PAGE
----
Overview: C-sections & Pelvic Surgery
If you’re expecting a baby, you’re probably preparing in many ways for your new arrival. One preparation you shouldn’t skip is learning more about C-sections even if you’re anticipating a vaginal birth.
As of 2007, nearly 32% of all babies in the US were delivered via C-section.1 Some of the reasons for this high rate include safety concerns for patients who had previous C-sections and lower rates of vaginal births after a previous C-section. Some women plan their C-sections in advance; but for many other women, the decision to deliver via C-section must be made spontaneously during labor.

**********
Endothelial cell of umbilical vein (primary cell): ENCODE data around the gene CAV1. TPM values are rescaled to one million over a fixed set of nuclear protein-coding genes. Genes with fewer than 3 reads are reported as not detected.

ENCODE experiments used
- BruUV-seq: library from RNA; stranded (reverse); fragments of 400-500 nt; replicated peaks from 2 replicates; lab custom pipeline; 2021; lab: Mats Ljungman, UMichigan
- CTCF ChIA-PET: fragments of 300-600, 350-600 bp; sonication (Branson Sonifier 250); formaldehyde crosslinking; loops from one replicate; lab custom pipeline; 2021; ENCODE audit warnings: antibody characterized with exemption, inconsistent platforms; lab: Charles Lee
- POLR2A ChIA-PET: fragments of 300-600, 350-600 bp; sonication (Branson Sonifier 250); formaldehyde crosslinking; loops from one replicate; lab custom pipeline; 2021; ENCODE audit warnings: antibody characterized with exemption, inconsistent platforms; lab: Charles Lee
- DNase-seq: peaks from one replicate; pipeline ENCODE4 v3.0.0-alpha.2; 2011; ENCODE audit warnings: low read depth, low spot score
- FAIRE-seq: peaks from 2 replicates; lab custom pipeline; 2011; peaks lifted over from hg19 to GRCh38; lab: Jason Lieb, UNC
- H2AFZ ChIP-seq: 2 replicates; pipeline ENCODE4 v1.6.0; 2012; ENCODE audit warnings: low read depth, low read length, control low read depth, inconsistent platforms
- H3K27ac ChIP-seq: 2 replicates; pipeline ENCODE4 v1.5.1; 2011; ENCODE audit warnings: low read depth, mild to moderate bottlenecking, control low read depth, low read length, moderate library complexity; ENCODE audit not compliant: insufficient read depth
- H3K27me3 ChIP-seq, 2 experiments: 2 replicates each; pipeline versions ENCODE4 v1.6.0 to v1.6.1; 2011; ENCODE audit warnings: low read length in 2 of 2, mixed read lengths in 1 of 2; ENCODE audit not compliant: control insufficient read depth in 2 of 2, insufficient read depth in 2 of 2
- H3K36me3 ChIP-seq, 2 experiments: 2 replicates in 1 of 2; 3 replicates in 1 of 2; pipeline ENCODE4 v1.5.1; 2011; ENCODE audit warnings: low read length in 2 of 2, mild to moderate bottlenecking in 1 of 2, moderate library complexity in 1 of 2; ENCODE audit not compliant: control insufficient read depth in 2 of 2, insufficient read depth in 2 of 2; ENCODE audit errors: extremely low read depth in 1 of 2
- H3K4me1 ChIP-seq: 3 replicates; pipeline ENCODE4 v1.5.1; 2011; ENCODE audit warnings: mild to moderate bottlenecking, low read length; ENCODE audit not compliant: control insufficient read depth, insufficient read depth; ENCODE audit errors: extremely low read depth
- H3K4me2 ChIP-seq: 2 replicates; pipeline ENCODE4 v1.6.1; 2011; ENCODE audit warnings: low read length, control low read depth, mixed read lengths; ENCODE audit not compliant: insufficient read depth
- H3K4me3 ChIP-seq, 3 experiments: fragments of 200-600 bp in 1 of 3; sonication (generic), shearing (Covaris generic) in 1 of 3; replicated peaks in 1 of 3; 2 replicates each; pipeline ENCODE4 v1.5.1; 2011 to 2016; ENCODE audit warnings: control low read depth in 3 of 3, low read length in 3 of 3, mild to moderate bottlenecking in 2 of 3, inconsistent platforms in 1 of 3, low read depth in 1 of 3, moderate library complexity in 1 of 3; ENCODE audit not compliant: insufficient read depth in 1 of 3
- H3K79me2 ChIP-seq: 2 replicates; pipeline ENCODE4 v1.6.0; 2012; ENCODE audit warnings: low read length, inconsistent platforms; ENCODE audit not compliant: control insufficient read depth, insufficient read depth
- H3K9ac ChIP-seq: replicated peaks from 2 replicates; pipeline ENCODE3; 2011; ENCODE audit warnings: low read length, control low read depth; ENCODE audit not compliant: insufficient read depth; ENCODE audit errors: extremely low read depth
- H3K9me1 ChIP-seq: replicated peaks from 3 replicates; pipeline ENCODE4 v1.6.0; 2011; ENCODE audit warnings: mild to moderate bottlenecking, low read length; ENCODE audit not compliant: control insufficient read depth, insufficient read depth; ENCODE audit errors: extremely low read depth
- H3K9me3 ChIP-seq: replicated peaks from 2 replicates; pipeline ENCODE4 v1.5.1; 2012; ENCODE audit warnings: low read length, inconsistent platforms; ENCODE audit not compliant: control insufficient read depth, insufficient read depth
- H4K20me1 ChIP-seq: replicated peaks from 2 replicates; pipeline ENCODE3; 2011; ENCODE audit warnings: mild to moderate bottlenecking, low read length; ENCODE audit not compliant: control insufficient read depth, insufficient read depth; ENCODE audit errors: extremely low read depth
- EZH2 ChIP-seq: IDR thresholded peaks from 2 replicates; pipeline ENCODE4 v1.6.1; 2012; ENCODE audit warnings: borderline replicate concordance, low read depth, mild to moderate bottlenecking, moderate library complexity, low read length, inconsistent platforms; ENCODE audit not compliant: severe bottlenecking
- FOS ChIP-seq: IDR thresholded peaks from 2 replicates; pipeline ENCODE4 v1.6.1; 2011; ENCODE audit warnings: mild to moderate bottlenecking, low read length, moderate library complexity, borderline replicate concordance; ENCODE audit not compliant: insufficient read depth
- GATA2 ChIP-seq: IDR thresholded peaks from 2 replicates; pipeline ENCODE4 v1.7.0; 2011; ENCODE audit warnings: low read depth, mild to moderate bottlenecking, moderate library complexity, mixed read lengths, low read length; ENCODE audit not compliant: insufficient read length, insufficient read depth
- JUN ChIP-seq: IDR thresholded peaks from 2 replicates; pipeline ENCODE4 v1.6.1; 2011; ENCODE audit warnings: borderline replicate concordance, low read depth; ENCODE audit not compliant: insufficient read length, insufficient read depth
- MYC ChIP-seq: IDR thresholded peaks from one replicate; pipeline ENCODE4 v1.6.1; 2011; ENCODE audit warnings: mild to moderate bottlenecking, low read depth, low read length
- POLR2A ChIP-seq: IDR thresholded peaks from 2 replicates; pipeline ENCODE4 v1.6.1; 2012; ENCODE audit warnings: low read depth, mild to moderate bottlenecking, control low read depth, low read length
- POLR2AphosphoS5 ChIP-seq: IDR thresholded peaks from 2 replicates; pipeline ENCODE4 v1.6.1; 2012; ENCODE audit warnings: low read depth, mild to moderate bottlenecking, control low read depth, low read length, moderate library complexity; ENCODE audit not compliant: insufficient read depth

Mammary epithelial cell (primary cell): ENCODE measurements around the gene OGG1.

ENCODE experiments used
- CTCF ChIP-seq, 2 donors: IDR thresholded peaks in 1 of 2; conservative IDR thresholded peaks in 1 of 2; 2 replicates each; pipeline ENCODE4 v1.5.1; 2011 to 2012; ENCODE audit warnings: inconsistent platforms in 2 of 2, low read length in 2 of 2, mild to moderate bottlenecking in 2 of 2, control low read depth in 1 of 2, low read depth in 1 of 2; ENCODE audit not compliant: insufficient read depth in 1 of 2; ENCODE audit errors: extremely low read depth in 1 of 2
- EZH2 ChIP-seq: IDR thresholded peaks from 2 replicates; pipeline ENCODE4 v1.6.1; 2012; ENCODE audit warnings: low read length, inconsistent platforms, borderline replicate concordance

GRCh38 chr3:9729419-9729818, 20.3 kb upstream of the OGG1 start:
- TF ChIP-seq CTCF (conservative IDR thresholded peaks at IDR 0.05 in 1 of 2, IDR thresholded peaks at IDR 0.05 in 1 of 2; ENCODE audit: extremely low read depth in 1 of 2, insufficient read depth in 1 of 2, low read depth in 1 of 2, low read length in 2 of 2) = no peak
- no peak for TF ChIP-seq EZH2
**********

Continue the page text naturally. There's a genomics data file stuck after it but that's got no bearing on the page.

What Is a C-section?
“C-section” stands for “Cesarean section.” It’s a surgical method of delivering a baby that can be an effective alternative to the natural method of vaginal delivery.
During a C-section, a surgeon delivers the baby through an incision in the mother’s abdominal wall and uterus, usually under spinal, epidural or general anesthesia. Learn what happens during a C-section.
Talk to your doctor before your C-section
Since the decision to deliver via C-section is often made spontaneously, it's important that you talk to your doctor in advance about your particular risks. You may not realize that there are steps you can take before a C-section to protect your health post-surgery. Get the conversation started with a doctor discussion guide below:
|1.||Hamilton BE, Martin JA, Ventura SJ. National Vital Statistics Reports. US Department of HHS CDC NVSS, 2009; 57(12):3.|